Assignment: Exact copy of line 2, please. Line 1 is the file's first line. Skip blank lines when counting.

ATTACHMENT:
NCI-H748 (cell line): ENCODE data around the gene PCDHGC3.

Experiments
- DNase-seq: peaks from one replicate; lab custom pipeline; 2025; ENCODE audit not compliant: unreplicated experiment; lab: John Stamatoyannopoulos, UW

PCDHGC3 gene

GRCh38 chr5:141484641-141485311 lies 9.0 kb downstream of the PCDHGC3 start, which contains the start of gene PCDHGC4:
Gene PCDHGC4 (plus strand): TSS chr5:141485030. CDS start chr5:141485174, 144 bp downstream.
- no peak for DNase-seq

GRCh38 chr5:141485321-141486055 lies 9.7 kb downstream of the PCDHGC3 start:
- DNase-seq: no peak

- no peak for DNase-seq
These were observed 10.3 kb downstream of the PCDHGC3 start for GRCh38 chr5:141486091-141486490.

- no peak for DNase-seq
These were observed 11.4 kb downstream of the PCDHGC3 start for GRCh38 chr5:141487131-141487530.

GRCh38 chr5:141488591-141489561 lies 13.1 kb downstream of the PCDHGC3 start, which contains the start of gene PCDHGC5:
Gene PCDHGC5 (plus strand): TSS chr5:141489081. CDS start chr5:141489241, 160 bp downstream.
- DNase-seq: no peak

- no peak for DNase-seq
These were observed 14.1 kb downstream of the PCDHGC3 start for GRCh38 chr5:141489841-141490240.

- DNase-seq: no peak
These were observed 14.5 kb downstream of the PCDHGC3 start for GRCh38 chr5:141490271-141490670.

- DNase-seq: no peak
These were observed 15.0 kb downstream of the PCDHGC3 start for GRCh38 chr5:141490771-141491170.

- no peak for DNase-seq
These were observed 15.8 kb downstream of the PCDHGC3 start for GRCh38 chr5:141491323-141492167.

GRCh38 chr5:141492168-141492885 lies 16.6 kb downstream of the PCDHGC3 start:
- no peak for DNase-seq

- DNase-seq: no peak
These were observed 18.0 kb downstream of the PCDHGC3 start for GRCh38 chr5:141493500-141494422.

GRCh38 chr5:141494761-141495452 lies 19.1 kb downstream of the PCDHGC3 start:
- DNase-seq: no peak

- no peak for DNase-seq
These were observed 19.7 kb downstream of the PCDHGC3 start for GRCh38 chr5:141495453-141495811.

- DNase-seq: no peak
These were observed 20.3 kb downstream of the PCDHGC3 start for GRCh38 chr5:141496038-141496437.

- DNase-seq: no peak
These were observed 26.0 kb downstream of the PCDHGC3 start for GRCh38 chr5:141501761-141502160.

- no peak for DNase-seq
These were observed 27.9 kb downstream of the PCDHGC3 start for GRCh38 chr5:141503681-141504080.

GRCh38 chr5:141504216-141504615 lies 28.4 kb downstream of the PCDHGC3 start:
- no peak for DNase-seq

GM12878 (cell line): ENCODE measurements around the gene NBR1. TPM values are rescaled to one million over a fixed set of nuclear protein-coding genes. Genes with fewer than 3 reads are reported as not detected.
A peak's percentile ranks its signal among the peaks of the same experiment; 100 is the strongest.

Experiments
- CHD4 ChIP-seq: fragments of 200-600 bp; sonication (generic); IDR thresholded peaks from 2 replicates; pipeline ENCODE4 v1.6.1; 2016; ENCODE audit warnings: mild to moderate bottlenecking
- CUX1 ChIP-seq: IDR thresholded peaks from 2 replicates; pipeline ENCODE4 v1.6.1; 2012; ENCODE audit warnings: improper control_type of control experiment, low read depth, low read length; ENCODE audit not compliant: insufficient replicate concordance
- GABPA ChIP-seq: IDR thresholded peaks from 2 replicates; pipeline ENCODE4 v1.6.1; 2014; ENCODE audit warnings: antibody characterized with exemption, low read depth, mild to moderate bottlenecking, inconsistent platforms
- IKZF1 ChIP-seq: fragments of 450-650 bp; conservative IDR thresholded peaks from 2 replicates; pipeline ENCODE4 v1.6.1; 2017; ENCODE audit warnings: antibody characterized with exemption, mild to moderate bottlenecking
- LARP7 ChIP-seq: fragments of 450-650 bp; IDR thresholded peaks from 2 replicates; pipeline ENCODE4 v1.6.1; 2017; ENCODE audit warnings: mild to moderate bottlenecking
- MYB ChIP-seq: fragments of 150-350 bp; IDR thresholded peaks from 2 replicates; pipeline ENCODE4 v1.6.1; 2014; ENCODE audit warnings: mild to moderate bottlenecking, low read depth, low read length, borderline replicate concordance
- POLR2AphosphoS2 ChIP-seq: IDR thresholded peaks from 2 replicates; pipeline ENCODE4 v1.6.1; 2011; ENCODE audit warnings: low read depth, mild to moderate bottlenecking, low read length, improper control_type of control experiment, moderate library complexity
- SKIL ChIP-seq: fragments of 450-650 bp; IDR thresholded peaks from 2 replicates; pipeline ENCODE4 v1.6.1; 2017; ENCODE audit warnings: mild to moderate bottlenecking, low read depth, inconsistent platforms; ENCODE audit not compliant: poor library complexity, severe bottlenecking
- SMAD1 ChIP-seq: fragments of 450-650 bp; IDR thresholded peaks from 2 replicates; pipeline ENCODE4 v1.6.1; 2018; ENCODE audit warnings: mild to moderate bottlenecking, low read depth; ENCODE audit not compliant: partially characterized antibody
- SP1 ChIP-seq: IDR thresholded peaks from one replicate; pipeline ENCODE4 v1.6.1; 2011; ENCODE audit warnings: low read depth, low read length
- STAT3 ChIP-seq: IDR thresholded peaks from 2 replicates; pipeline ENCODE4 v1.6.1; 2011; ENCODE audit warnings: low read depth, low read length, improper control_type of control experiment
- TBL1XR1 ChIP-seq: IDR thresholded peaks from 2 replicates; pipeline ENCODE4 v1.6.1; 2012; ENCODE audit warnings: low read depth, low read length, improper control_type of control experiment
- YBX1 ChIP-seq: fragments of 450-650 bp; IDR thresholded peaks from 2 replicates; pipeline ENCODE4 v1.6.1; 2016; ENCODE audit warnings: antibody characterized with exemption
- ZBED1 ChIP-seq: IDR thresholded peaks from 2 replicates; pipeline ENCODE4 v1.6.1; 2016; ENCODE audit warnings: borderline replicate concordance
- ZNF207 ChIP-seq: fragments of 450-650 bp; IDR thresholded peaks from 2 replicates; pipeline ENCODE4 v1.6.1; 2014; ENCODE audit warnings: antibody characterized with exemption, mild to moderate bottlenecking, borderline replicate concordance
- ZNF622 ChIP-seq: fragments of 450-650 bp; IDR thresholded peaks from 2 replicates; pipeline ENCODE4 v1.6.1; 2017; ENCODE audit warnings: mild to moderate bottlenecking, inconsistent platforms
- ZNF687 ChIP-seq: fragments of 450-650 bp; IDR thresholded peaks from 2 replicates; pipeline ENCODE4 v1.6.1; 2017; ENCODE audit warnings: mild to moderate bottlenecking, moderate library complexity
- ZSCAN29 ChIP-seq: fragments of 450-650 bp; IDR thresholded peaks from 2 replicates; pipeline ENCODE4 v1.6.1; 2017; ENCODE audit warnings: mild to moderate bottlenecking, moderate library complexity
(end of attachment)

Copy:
Experiments